I too would be keen to hear what the benefits are of using narratives to manage events style content for the web.

Gavin Thiesfield
Communications Designer
Old Government House - Interpretative Centre / William Robinson Gallery
Queensland Univeristy of Technology (QUT)
Brisbane, Australia

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Re: Online exhibits using EMu Narratives and Catalog

Hi All,

It may interest some of you to learn that I will be running a discussion group on the Narratives Module at the North American EMu Users Group in Minnesota next month.

It seems that a number of institutes are facing similar quandries as ourselves when it comes to starting out with Narratives. Whilst the Module offers undeniable flexibility, this in turn has the potential to create an administration headache when trying to develop consistency across an institution.

Using an audio-visual, social history, knowledge archiving project, called Museum Lives, as an example I hope to develop an exciting and useful exchange of ideas.

Look forward to seeing some of you there.

Dave Smith
Petrology Collections Manager
Natural History Museum, London

Dave Smith
Earth Sciences Data Manager
Natural History Museum, London

David Smith
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Re: Online exhibits using EMu Narratives and Catalog

Hi Philip,

I've been looking at the World War I Topic on your website (and reading the Collections On-line Tour on the blog), and have been trying to interpret how it all works. I think what you have achieved is fabulous! There is a seamless link between the collection objects and the contextual information about them. And, if you don't mind, we may model some of our navigation on your website.

Here at the NHM we are having cross-museum discussions to work out a web template for delivering Collections Level Descriptions through the Narrative Module. The parent-child and associations relationships are easy to model, but it is clear from navigating about your site that you have included links to other modules, and that these links are qualified by the nature of the relationship to it.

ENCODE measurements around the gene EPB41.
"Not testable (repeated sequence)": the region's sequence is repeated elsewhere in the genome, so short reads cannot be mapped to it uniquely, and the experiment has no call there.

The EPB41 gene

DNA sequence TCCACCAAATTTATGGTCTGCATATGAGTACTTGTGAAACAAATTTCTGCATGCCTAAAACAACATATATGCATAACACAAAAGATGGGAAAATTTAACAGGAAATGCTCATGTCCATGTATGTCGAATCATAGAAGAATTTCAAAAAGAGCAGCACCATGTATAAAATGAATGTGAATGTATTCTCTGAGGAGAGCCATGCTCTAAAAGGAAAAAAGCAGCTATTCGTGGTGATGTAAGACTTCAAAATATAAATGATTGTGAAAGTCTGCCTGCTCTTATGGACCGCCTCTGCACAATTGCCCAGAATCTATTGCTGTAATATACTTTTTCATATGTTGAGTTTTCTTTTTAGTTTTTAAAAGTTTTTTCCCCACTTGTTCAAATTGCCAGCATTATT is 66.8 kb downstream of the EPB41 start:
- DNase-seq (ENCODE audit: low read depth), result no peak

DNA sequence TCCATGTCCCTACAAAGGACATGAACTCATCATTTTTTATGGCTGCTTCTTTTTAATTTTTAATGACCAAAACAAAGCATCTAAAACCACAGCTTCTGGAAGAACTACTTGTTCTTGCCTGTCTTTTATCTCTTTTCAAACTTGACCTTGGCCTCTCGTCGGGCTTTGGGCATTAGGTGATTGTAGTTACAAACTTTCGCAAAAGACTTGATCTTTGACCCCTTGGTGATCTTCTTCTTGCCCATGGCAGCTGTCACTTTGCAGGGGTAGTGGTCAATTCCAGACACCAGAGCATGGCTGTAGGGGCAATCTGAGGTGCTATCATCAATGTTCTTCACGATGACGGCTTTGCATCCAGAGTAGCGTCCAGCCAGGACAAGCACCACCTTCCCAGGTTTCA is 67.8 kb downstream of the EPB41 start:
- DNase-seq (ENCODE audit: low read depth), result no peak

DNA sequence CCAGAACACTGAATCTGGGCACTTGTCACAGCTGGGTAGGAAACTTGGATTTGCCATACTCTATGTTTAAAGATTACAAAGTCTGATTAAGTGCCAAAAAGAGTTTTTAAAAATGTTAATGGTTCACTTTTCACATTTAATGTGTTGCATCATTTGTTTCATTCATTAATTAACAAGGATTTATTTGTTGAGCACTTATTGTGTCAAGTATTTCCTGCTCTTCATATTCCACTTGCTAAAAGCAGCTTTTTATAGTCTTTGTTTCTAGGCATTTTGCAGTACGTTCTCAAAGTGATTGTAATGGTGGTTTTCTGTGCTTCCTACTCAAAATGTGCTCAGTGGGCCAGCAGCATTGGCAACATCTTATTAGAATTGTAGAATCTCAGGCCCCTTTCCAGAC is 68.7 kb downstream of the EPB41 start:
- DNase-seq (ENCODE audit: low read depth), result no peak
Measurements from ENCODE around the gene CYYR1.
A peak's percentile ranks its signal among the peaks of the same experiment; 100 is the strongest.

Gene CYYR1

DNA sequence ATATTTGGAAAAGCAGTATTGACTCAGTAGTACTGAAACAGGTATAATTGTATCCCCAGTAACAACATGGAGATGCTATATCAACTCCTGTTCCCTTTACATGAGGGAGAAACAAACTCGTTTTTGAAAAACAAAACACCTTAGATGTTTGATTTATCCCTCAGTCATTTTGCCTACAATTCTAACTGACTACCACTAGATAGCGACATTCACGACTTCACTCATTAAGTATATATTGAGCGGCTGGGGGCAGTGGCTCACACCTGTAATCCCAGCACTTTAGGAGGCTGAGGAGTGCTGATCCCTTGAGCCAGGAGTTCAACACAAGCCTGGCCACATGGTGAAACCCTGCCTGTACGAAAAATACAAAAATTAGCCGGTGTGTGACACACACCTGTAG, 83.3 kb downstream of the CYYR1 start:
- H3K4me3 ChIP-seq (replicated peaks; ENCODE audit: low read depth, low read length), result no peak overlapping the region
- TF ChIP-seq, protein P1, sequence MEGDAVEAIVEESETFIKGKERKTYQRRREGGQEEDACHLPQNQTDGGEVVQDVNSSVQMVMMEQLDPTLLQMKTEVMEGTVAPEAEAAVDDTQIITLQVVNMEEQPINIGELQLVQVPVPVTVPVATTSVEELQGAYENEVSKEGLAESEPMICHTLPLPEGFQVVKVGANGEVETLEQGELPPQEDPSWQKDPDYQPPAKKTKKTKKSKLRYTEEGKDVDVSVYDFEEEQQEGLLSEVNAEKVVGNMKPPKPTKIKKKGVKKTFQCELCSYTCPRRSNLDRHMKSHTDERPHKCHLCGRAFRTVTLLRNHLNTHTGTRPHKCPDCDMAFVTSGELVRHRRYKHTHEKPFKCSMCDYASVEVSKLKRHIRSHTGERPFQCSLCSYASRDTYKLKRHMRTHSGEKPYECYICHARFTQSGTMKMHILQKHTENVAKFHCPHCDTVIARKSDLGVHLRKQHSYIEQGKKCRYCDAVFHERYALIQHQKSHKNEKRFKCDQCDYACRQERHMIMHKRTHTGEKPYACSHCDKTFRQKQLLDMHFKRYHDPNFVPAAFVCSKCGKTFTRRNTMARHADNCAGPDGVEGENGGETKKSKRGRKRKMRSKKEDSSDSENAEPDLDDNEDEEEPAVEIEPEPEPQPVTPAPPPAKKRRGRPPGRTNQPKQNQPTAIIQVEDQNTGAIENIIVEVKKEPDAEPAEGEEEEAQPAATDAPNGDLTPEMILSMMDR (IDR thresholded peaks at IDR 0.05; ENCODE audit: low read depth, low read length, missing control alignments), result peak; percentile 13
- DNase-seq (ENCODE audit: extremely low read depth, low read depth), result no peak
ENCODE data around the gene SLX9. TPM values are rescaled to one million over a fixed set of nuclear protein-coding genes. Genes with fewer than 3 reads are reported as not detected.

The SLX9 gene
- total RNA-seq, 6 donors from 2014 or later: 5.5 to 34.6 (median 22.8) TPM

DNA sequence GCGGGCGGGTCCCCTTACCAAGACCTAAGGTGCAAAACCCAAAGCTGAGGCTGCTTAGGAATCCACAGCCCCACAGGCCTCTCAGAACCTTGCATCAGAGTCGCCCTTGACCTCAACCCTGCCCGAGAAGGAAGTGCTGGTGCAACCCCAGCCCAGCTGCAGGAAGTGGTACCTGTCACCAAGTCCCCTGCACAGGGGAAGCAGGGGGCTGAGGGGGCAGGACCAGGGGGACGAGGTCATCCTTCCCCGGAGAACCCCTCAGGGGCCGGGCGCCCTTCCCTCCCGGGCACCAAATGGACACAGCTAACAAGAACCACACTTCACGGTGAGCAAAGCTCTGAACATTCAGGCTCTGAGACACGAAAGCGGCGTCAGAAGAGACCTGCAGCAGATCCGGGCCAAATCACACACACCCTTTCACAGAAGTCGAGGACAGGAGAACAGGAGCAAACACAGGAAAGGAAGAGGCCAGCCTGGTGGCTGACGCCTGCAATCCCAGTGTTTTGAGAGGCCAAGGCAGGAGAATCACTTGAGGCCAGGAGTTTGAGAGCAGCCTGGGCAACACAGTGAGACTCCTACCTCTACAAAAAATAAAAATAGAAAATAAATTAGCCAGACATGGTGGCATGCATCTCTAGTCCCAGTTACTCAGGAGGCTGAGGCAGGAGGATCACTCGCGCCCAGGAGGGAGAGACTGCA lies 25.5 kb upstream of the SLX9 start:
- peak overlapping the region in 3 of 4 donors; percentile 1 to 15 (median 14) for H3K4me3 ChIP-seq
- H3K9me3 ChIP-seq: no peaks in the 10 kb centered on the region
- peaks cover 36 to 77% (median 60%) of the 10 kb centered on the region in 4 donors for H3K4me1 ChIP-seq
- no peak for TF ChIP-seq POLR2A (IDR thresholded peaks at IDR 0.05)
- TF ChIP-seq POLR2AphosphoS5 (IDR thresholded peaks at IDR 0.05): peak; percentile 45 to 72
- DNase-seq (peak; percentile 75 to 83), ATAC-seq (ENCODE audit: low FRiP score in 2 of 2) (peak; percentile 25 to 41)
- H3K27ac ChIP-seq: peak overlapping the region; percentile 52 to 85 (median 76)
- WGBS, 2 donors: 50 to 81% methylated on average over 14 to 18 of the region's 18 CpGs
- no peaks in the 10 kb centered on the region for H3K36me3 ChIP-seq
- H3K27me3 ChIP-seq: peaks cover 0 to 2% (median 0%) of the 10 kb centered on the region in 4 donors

In a bid to try and understand how your website works and learn a little more of what is possible with narratives, I have a number of specific questions. I hope you don't mind me bombaring you with these, and I really hope you don't mind revealing the 'secrets' behind what you have done? Thanks.

Starting with the WWI Topic at (http://collections.tepapa.govt.nz/Theme.aspx?irn=647)

1. Presumably the topics listed below such as "Medals from the Great War", "The after care of disabled soldiers" are child narratives? What field are you using to show the precis?

Clicking on one of these (e.g. "November 1918: Peace in Europe and influenza worldwide") takes you to that child narrative.

2. Are you displaying the large image from an attached multimedia or from the multimedia of the 1st object attached on the Objects Tab?

Now on this child narrative thare are a number of interesting links with qualified relationships:

a) Related People and Organisations - these presumably are links to Party records?

b) Related Places e.g. "Levin" which links off to a 'Term' page containing Lat-Long information and reference to the Getty Thesaurus of Geographic names.

c) Related categories; those qualified as being 'part of' appear to run a high level search in the Catalogue; whilst those qualified as 'refers to' takes you to a 'Term' page which appears to provide a definition for the term (and a Thesaurus source) and also gives you the option to view related parent or child categories.